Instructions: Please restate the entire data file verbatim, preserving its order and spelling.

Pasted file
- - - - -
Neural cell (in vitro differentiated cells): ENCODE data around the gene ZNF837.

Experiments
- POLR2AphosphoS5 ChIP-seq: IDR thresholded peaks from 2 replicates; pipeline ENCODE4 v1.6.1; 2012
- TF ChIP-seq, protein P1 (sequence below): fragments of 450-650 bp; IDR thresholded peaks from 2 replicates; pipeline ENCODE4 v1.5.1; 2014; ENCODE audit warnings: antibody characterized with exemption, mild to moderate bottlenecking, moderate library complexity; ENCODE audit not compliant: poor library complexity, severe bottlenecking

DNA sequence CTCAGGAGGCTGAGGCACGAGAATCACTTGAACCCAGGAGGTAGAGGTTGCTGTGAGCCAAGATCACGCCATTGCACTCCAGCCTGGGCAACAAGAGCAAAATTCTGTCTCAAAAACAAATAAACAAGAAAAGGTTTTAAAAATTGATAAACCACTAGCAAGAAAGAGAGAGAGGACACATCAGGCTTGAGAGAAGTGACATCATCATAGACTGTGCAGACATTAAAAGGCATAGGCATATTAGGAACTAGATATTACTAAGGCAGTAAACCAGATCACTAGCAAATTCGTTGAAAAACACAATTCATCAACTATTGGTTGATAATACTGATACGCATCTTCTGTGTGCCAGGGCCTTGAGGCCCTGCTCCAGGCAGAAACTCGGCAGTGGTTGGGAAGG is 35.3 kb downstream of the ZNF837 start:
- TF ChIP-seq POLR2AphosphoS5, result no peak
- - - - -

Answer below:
Neural cell (in vitro differentiated cells): ENCODE data around the gene ZNF837.

Experiments
- POLR2AphosphoS5 ChIP-seq: IDR thresholded peaks from 2 replicates; pipeline ENCODE4 v1.6.1; 2012
- TF ChIP-seq, protein P1 (sequence below): fragments of 450-650 bp; IDR thresholded peaks from 2 replicates; pipeline ENCODE4 v1.5.1; 2014; ENCODE audit warnings: antibody characterized with exemption, mild to moderate bottlenecking, moderate library complexity; ENCODE audit not compliant: poor library complexity, severe bottlenecking

DNA sequence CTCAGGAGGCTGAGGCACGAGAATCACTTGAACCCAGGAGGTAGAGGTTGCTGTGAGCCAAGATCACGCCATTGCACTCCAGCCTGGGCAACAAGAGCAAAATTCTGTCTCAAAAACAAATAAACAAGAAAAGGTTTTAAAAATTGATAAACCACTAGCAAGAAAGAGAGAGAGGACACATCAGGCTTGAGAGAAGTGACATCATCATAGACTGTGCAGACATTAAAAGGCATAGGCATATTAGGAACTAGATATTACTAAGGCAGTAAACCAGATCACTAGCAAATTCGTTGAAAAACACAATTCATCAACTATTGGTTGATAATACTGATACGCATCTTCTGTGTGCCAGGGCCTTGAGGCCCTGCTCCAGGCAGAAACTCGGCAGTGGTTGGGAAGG is 35.3 kb downstream of the ZNF837 start:
- TF ChIP-seq POLR2AphosphoS5, result no peak